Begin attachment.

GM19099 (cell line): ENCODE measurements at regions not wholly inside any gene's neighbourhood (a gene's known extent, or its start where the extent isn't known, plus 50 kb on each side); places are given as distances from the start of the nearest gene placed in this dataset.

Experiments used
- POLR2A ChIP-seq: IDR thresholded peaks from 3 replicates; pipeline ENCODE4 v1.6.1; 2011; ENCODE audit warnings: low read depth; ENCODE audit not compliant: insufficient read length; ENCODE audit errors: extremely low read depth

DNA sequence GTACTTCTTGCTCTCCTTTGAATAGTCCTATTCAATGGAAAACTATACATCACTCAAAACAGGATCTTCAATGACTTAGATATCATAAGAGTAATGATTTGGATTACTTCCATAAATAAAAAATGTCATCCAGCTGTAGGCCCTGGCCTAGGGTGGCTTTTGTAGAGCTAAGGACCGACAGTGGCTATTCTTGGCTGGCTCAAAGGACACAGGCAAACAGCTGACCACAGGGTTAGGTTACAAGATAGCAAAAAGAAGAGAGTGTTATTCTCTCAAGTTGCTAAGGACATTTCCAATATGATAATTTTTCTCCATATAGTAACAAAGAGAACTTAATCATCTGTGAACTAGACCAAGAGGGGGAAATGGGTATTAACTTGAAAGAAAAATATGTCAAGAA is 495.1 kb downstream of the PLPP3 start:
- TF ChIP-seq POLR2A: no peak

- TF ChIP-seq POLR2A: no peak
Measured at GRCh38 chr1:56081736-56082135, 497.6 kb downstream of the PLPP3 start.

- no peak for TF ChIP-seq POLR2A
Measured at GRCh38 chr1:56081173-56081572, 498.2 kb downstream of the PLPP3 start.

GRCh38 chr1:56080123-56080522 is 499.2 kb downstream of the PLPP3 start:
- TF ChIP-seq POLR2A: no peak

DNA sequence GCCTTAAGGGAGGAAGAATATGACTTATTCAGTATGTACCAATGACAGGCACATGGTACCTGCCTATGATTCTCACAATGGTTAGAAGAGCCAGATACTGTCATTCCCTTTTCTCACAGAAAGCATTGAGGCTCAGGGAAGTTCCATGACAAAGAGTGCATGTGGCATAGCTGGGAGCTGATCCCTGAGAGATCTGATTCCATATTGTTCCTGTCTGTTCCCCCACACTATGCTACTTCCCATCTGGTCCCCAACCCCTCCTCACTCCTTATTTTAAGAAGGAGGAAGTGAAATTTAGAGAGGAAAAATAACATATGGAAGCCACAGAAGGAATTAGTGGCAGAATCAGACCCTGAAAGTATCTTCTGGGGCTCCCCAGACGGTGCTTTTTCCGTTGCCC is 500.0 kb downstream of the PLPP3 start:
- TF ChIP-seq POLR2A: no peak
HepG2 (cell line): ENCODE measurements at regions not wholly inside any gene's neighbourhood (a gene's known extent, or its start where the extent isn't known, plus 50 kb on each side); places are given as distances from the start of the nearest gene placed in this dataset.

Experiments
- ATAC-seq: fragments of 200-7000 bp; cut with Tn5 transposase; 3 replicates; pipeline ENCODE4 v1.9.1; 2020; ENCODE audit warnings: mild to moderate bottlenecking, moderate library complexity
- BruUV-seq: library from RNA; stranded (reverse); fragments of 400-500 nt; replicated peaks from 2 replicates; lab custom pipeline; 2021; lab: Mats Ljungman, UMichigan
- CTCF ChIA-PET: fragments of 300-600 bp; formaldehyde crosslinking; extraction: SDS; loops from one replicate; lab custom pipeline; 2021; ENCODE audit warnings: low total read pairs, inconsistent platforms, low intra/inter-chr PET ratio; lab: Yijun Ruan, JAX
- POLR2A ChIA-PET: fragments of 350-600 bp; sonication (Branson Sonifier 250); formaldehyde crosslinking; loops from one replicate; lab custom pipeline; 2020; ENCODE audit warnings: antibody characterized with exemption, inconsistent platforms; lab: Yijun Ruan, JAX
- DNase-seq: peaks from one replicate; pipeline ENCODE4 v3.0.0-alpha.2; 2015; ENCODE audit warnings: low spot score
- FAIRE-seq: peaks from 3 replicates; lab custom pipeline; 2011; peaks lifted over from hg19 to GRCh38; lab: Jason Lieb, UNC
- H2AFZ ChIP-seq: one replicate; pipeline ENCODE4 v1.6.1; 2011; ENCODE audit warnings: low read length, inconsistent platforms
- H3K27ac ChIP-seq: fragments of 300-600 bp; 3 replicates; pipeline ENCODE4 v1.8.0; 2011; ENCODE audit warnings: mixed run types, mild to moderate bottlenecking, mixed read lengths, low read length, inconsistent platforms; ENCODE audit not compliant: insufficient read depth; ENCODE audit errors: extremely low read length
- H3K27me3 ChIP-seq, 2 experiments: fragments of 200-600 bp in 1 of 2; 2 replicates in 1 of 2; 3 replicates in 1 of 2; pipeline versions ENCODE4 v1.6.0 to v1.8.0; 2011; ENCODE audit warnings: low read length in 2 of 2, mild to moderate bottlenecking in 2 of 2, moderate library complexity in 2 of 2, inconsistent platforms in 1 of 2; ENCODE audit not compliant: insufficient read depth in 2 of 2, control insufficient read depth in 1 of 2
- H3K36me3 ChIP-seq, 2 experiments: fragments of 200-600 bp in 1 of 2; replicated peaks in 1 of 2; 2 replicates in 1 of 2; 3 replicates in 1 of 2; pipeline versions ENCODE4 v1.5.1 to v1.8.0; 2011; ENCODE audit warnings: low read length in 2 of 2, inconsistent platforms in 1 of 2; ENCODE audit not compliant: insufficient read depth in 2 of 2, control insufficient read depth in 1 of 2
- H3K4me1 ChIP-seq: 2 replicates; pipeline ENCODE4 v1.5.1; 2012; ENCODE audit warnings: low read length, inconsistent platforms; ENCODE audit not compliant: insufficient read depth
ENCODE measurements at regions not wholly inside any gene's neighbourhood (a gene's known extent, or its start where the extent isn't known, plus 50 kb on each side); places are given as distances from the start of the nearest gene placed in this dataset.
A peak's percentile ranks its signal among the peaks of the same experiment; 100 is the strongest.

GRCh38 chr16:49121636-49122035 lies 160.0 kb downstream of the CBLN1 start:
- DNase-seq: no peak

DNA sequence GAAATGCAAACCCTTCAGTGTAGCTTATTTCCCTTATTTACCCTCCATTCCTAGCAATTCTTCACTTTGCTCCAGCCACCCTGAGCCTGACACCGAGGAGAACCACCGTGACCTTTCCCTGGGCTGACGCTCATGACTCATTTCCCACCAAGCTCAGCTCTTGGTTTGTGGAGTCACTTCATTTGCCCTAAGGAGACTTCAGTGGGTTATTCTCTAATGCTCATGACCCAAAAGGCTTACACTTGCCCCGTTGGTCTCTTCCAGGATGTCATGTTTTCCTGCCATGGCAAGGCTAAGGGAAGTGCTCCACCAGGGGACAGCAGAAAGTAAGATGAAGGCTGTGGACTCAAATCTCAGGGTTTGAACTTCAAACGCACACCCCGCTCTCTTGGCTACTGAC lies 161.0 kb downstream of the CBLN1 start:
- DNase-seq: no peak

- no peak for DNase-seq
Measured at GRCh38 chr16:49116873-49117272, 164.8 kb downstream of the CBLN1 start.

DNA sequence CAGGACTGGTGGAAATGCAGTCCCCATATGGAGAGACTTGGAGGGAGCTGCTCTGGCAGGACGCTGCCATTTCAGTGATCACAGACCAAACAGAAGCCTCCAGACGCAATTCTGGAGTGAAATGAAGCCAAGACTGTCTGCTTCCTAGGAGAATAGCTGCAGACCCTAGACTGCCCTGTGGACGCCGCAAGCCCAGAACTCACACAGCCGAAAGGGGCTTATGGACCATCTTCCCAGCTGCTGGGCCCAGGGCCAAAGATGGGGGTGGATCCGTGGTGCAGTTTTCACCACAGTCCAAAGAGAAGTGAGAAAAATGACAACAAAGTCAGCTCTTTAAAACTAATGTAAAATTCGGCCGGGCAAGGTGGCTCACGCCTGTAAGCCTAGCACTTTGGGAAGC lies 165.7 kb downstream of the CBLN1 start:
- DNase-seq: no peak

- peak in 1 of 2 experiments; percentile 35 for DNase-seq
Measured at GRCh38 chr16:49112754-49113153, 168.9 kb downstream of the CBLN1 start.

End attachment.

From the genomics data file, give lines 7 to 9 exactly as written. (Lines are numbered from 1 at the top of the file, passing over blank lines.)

Measured at GRCh38 chr1:56081736-56082135, 497.6 kb downstream of the PLPP3 start.

- no peak for TF ChIP-seq POLR2A
Measured at GRCh38 chr1:56081173-56081572, 498.2 kb downstream of the PLPP3 start.